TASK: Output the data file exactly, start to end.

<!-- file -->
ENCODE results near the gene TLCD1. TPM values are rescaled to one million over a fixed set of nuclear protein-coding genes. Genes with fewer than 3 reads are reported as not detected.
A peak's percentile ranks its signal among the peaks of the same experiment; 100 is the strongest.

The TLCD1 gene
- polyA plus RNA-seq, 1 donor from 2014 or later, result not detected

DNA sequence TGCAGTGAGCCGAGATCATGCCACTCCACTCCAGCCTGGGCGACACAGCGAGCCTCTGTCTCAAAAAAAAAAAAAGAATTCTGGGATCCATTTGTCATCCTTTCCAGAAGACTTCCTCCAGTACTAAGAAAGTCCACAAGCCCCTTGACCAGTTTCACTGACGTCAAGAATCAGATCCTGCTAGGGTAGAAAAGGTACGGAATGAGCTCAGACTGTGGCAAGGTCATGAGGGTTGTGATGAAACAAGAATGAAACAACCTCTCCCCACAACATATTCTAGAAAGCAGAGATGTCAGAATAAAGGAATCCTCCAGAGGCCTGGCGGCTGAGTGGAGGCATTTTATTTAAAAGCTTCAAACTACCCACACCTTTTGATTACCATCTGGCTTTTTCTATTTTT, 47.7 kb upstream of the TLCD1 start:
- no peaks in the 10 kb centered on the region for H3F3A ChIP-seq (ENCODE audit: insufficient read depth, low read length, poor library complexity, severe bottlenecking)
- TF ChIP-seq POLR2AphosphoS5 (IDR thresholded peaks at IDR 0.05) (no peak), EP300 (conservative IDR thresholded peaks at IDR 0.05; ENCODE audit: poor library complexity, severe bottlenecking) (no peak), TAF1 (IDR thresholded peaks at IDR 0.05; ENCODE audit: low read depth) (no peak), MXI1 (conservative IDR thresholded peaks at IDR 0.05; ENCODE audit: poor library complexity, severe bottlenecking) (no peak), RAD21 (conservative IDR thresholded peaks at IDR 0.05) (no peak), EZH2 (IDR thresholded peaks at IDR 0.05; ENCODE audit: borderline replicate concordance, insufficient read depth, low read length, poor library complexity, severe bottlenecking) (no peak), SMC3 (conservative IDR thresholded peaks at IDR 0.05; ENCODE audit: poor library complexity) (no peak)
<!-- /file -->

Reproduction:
ENCODE results near the gene TLCD1. TPM values are rescaled to one million over a fixed set of nuclear protein-coding genes. Genes with fewer than 3 reads are reported as not detected.
A peak's percentile ranks its signal among the peaks of the same experiment; 100 is the strongest.

The TLCD1 gene
- polyA plus RNA-seq, 1 donor from 2014 or later, result not detected

DNA sequence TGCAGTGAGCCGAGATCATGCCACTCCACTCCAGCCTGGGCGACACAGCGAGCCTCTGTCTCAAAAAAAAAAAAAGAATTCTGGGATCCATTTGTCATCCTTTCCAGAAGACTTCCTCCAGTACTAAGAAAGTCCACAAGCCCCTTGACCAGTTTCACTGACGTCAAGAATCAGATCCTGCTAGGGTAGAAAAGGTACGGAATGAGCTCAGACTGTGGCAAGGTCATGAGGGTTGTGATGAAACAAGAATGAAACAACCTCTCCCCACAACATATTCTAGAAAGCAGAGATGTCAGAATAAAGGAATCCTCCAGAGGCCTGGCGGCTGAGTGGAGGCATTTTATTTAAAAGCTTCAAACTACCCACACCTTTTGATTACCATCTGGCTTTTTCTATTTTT, 47.7 kb upstream of the TLCD1 start:
- no peaks in the 10 kb centered on the region for H3F3A ChIP-seq (ENCODE audit: insufficient read depth, low read length, poor library complexity, severe bottlenecking)
- TF ChIP-seq POLR2AphosphoS5 (IDR thresholded peaks at IDR 0.05) (no peak), EP300 (conservative IDR thresholded peaks at IDR 0.05; ENCODE audit: poor library complexity, severe bottlenecking) (no peak), TAF1 (IDR thresholded peaks at IDR 0.05; ENCODE audit: low read depth) (no peak), MXI1 (conservative IDR thresholded peaks at IDR 0.05; ENCODE audit: poor library complexity, severe bottlenecking) (no peak), RAD21 (conservative IDR thresholded peaks at IDR 0.05) (no peak), EZH2 (IDR thresholded peaks at IDR 0.05; ENCODE audit: borderline replicate concordance, insufficient read depth, low read length, poor library complexity, severe bottlenecking) (no peak), SMC3 (conservative IDR thresholded peaks at IDR 0.05; ENCODE audit: poor library complexity) (no peak)